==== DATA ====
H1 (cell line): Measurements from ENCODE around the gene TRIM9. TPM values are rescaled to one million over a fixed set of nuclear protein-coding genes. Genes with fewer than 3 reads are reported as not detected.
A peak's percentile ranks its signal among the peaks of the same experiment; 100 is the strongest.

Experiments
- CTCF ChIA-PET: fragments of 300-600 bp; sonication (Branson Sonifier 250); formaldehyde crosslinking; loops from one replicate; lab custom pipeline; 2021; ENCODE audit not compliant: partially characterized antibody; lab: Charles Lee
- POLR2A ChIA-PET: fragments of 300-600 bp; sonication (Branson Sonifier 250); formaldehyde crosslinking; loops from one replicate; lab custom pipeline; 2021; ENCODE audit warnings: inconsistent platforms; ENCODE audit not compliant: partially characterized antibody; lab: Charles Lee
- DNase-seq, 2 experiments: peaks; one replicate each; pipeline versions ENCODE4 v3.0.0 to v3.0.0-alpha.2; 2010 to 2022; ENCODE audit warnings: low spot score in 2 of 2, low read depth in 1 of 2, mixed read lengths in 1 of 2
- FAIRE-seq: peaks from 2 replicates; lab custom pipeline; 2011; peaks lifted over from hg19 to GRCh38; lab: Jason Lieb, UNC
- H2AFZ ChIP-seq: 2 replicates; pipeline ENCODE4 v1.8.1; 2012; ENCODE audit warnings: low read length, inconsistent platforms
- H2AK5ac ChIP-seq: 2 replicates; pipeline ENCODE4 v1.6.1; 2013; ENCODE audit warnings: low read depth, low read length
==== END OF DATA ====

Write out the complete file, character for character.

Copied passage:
H1 (cell line): Measurements from ENCODE around the gene TRIM9. TPM values are rescaled to one million over a fixed set of nuclear protein-coding genes. Genes with fewer than 3 reads are reported as not detected.
A peak's percentile ranks its signal among the peaks of the same experiment; 100 is the strongest.

Experiments
- CTCF ChIA-PET: fragments of 300-600 bp; sonication (Branson Sonifier 250); formaldehyde crosslinking; loops from one replicate; lab custom pipeline; 2021; ENCODE audit not compliant: partially characterized antibody; lab: Charles Lee
- POLR2A ChIA-PET: fragments of 300-600 bp; sonication (Branson Sonifier 250); formaldehyde crosslinking; loops from one replicate; lab custom pipeline; 2021; ENCODE audit warnings: inconsistent platforms; ENCODE audit not compliant: partially characterized antibody; lab: Charles Lee
- DNase-seq, 2 experiments: peaks; one replicate each; pipeline versions ENCODE4 v3.0.0 to v3.0.0-alpha.2; 2010 to 2022; ENCODE audit warnings: low spot score in 2 of 2, low read depth in 1 of 2, mixed read lengths in 1 of 2
- FAIRE-seq: peaks from 2 replicates; lab custom pipeline; 2011; peaks lifted over from hg19 to GRCh38; lab: Jason Lieb, UNC
- H2AFZ ChIP-seq: 2 replicates; pipeline ENCODE4 v1.8.1; 2012; ENCODE audit warnings: low read length, inconsistent platforms
- H2AK5ac ChIP-seq: 2 replicates; pipeline ENCODE4 v1.6.1; 2013; ENCODE audit warnings: low read depth, low read length